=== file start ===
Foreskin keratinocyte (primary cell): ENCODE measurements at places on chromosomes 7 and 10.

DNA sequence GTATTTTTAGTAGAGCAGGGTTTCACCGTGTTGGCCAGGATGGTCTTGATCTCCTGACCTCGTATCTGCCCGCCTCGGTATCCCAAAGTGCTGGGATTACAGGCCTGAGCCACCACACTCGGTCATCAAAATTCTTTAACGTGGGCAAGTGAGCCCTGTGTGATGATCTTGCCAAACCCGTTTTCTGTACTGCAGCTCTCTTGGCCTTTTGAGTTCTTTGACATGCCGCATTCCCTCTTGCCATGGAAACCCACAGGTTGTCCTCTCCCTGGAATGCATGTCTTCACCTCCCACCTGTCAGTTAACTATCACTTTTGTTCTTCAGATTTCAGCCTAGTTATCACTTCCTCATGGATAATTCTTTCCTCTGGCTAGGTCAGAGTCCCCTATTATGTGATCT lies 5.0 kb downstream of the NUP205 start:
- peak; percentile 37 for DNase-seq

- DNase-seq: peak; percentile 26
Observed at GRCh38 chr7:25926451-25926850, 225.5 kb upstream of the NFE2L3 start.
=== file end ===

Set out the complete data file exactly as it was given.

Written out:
Foreskin keratinocyte (primary cell): ENCODE measurements at places on chromosomes 7 and 10.

DNA sequence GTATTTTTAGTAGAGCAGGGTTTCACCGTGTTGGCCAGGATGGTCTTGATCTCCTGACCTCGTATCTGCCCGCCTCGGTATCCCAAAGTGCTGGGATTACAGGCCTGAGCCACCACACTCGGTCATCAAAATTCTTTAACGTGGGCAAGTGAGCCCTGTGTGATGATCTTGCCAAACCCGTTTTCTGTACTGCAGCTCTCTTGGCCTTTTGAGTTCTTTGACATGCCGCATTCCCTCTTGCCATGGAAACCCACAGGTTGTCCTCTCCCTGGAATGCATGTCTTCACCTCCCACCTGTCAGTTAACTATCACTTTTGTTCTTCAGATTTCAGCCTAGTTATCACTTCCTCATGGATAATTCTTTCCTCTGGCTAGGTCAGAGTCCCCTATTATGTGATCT lies 5.0 kb downstream of the NUP205 start:
- peak; percentile 37 for DNase-seq

- DNase-seq: peak; percentile 26
Observed at GRCh38 chr7:25926451-25926850, 225.5 kb upstream of the NFE2L3 start.